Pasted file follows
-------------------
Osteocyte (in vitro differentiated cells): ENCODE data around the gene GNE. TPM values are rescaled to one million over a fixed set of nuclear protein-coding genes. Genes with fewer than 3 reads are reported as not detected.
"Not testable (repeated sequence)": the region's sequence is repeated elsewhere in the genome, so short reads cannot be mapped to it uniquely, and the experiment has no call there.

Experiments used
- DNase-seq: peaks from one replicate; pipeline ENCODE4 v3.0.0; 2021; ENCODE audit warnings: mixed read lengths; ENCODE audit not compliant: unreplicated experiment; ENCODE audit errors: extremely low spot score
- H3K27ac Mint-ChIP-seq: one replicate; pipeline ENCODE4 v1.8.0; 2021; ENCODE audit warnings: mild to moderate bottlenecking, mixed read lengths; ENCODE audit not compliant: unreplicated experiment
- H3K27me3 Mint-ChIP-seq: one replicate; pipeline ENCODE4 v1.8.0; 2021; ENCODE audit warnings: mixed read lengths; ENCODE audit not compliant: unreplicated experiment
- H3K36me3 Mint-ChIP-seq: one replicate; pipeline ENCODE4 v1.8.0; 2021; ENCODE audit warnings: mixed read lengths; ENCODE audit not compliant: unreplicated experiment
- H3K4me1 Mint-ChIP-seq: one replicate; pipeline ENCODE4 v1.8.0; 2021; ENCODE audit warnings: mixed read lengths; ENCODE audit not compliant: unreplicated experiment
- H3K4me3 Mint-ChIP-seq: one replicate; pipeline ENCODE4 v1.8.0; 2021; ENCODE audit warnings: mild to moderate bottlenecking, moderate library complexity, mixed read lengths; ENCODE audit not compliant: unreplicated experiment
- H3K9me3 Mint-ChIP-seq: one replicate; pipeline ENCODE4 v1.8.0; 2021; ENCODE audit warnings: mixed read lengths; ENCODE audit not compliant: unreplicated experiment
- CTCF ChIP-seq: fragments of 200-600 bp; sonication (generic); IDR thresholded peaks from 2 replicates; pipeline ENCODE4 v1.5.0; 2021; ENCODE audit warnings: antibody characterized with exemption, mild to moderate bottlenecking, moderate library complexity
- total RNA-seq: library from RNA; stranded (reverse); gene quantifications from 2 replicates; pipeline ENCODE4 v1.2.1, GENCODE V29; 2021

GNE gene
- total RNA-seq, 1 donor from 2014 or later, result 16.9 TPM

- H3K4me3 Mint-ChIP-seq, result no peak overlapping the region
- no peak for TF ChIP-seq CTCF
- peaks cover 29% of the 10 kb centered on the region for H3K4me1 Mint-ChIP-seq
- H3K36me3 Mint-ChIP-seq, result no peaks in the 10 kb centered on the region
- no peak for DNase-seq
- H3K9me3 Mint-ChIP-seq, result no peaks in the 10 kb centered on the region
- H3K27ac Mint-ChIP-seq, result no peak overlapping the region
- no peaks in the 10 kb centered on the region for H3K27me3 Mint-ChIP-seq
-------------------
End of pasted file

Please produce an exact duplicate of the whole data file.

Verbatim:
Osteocyte (in vitro differentiated cells): ENCODE data around the gene GNE. TPM values are rescaled to one million over a fixed set of nuclear protein-coding genes. Genes with fewer than 3 reads are reported as not detected.
"Not testable (repeated sequence)": the region's sequence is repeated elsewhere in the genome, so short reads cannot be mapped to it uniquely, and the experiment has no call there.

Experiments used
- DNase-seq: peaks from one replicate; pipeline ENCODE4 v3.0.0; 2021; ENCODE audit warnings: mixed read lengths; ENCODE audit not compliant: unreplicated experiment; ENCODE audit errors: extremely low spot score
- H3K27ac Mint-ChIP-seq: one replicate; pipeline ENCODE4 v1.8.0; 2021; ENCODE audit warnings: mild to moderate bottlenecking, mixed read lengths; ENCODE audit not compliant: unreplicated experiment
- H3K27me3 Mint-ChIP-seq: one replicate; pipeline ENCODE4 v1.8.0; 2021; ENCODE audit warnings: mixed read lengths; ENCODE audit not compliant: unreplicated experiment
- H3K36me3 Mint-ChIP-seq: one replicate; pipeline ENCODE4 v1.8.0; 2021; ENCODE audit warnings: mixed read lengths; ENCODE audit not compliant: unreplicated experiment
- H3K4me1 Mint-ChIP-seq: one replicate; pipeline ENCODE4 v1.8.0; 2021; ENCODE audit warnings: mixed read lengths; ENCODE audit not compliant: unreplicated experiment
- H3K4me3 Mint-ChIP-seq: one replicate; pipeline ENCODE4 v1.8.0; 2021; ENCODE audit warnings: mild to moderate bottlenecking, moderate library complexity, mixed read lengths; ENCODE audit not compliant: unreplicated experiment
- H3K9me3 Mint-ChIP-seq: one replicate; pipeline ENCODE4 v1.8.0; 2021; ENCODE audit warnings: mixed read lengths; ENCODE audit not compliant: unreplicated experiment
- CTCF ChIP-seq: fragments of 200-600 bp; sonication (generic); IDR thresholded peaks from 2 replicates; pipeline ENCODE4 v1.5.0; 2021; ENCODE audit warnings: antibody characterized with exemption, mild to moderate bottlenecking, moderate library complexity
- total RNA-seq: library from RNA; stranded (reverse); gene quantifications from 2 replicates; pipeline ENCODE4 v1.2.1, GENCODE V29; 2021

GNE gene
- total RNA-seq, 1 donor from 2014 or later, result 16.9 TPM

- H3K4me3 Mint-ChIP-seq, result no peak overlapping the region
- no peak for TF ChIP-seq CTCF
- peaks cover 29% of the 10 kb centered on the region for H3K4me1 Mint-ChIP-seq
- H3K36me3 Mint-ChIP-seq, result no peaks in the 10 kb centered on the region
- no peak for DNase-seq
- H3K9me3 Mint-ChIP-seq, result no peaks in the 10 kb centered on the region
- H3K27ac Mint-ChIP-seq, result no peak overlapping the region
- no peaks in the 10 kb centered on the region for H3K27me3 Mint-ChIP-seq